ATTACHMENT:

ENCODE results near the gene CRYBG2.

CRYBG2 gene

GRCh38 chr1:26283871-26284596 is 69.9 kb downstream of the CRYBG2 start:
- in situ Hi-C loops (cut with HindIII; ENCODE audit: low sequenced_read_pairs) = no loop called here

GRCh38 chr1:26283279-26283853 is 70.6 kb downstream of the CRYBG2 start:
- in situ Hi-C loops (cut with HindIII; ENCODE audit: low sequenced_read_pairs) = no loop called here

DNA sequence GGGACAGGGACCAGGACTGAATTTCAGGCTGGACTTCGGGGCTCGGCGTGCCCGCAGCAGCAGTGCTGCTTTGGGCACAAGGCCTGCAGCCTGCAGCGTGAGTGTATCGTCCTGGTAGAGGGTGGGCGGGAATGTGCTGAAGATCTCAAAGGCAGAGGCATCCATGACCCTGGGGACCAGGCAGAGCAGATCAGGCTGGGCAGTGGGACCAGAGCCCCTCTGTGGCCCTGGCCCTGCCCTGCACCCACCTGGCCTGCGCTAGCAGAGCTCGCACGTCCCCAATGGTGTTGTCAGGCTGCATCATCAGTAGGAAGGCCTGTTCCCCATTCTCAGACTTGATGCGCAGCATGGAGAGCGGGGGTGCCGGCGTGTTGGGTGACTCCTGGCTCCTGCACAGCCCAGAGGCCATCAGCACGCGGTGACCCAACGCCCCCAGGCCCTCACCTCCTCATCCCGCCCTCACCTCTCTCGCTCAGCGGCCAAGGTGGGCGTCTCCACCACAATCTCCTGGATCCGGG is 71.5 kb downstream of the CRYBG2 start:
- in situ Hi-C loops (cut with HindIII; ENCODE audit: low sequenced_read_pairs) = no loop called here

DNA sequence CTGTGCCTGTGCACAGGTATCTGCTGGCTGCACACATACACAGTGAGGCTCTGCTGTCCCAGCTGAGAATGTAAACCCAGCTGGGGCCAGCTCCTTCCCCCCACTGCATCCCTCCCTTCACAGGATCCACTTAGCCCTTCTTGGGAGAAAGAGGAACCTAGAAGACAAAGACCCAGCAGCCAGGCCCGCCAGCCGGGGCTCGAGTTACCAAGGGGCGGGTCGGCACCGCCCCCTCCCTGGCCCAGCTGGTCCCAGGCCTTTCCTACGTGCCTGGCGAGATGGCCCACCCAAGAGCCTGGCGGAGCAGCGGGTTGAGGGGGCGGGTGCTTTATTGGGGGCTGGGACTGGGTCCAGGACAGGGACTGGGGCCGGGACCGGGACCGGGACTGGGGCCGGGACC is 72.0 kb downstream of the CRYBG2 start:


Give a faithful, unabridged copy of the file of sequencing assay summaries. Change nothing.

ENCODE results near the gene CRYBG2.

CRYBG2 gene

GRCh38 chr1:26283871-26284596 is 69.9 kb downstream of the CRYBG2 start:
- in situ Hi-C loops (cut with HindIII; ENCODE audit: low sequenced_read_pairs) = no loop called here

GRCh38 chr1:26283279-26283853 is 70.6 kb downstream of the CRYBG2 start:
- in situ Hi-C loops (cut with HindIII; ENCODE audit: low sequenced_read_pairs) = no loop called here

DNA sequence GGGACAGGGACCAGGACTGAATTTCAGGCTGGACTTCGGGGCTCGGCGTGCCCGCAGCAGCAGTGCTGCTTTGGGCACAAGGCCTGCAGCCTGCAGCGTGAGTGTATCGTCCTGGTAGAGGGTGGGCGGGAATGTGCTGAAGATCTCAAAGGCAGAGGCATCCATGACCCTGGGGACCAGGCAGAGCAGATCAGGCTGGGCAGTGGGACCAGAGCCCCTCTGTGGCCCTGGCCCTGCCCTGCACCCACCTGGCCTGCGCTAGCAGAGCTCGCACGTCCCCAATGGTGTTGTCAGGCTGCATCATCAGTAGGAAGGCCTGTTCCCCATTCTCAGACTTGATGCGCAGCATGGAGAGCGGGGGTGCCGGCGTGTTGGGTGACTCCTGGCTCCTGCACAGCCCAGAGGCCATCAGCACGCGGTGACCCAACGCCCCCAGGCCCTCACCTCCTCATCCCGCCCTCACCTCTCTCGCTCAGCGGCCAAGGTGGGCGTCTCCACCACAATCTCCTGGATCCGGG is 71.5 kb downstream of the CRYBG2 start:
- in situ Hi-C loops (cut with HindIII; ENCODE audit: low sequenced_read_pairs) = no loop called here

DNA sequence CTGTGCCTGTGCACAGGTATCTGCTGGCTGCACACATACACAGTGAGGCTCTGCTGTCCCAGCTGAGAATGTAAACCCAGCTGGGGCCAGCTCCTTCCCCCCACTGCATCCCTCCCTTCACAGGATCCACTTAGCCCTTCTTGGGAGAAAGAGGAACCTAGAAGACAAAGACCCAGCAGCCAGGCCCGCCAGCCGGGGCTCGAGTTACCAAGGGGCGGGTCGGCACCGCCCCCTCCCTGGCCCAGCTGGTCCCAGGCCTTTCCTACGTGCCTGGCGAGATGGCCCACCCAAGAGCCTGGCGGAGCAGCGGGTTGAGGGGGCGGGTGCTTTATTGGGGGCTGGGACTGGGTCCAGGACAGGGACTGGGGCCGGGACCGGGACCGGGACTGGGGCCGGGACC is 72.0 kb downstream of the CRYBG2 start: